As the most visited country by tourists in South America with over 3 million a year, I was looking forward to seeing what peru had to offer. Its visited so much due to the history of the Inca civilisation that arrived in the 13th century and then destroyed by the Spanish some 100 years later. Most flock to its main attraction the ruins at Machu Picchu.
However I have many many miles to cover before I get there.
It’s incredible how much the landscape can change by driving a few hours. Leaving behind the luscious greens of Ecuador, I was now in the north of Peru, which was just sand, rock, pretty barren with not much life. Except for where the sea hugged the desolate coastline, there was clear signs of life in small little beach towns.
Mancora is well known for its partying, surfers and just damned good weather, I knew I was going to love it here. Getting off the bus, I get into my first tuk tuk in South America and head to my Eco Lodge I had booked as a treat, having been in dorms for a few weeks, I needed this.
The Eco Lodge was a few minutes outside the main drag of the town, in a quiet little residential street. I was greeted by the Oriane the manager and the hotel dog tofu. The Eco Hotel is quite small with only 5 rooms, set around a beautiful garden and pool. The pink the flowers against the turquoise of the water and blue sky was just magical.
The room was perfect, with a large bed and the softest white linen I have tucked myself into the whole trip. The white against the grey stone floor and wood panels walls gave a simple but chic look.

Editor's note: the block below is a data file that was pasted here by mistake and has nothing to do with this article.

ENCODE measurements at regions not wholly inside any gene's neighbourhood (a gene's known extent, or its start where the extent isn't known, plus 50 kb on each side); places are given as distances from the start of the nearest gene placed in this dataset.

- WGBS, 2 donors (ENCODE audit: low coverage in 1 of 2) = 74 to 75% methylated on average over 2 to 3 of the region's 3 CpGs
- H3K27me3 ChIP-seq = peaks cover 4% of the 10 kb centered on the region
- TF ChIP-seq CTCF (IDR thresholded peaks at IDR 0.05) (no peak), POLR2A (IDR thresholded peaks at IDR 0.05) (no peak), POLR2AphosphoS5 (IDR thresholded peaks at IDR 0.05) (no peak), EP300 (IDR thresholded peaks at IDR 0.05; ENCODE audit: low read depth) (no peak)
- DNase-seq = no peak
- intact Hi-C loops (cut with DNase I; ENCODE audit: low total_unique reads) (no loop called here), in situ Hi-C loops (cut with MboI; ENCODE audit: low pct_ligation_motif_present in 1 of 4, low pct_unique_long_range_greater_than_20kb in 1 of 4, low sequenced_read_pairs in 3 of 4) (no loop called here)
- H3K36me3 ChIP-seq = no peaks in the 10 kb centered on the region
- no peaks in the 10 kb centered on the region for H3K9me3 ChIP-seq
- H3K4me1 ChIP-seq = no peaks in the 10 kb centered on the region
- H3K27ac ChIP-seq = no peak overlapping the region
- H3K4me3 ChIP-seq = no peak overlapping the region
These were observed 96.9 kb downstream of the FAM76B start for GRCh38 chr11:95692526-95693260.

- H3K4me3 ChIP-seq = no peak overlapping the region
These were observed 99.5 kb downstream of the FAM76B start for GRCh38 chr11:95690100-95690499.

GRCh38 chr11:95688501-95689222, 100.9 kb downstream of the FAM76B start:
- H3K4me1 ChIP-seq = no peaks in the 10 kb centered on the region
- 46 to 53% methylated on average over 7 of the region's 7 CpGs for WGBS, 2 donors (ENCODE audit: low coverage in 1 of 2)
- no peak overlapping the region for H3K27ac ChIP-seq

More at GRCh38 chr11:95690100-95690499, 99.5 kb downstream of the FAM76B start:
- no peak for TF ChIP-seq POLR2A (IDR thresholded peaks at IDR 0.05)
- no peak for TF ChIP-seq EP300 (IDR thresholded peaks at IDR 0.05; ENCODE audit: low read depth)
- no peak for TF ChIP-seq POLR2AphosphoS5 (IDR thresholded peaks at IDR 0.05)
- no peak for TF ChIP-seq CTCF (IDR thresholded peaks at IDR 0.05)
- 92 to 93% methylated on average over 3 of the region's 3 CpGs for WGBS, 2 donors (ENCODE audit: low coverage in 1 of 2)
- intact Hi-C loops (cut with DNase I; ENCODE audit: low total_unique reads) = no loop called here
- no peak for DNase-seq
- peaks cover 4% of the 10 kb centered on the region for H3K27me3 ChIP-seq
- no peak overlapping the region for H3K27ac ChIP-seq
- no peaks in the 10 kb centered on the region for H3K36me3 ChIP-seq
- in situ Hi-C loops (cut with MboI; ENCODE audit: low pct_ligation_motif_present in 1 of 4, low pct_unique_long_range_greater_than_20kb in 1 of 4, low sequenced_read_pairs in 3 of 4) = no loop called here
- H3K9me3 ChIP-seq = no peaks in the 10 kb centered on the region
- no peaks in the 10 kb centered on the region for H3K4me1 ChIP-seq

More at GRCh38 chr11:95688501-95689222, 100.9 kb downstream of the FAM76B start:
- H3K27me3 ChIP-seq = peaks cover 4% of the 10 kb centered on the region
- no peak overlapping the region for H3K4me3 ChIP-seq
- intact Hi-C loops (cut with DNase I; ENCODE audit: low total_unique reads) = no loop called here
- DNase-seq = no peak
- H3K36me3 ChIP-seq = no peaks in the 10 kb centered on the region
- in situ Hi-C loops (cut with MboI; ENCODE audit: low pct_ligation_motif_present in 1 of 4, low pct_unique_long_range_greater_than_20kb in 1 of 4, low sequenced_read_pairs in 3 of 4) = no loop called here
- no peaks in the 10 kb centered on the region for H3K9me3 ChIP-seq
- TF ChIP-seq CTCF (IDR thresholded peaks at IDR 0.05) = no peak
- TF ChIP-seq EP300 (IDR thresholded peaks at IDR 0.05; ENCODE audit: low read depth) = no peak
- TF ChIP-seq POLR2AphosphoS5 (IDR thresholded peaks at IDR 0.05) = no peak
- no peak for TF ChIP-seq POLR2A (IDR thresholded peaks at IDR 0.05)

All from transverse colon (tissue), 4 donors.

The breakfast was also magnificent, with a big bowl of fresh fruit and yogurt, freshly baked bread that was still warm, fresh coffee made the Italian way on the stove. Followed by some yummy homemade sweet pastries. The best breakfast yet, by far and well worth $40 a night.
I had been told about a couple of great restaurants that I must try, so I walked the short distance to the main street in Mancora, which is just filled either side with restaurants and shops. I reach the famous hostel Loki and opposite is the lovely restaurant Aqua.
I was lucky enough to find a table on the terrace outside, which was now full and bussling atmosphere. One of the highlights of Peru is Ceviche, and here would be my first opportunity to try it.
Ceviche In Coloumbia and Ecuador just isn’t the same, it more like soup.
The menu sounded delicious, there wasn’t one dish I wouldn’t have eaten. I was super excited not to have flattened chicken, with rice and potato, a main staple for lunch and dinner in South America.
The oyster Ceviche and seafood curry was absolutely divine. By far the best meal in South America. It did cost 45- 50sol £10 a dish, which to be honest is cheap for such high standard of food.
After the fantastically delicious dinner I returned to my large comfy bed and watched Netflix for the night. A much needed quiet night to my self.
As I mentioned earlier, Mancora is one of best places on the Pacific coast to surf and kite surf. Neither being something I have ever tried or thought of trying. But when in Peru…. and after all this trip is about trying new things.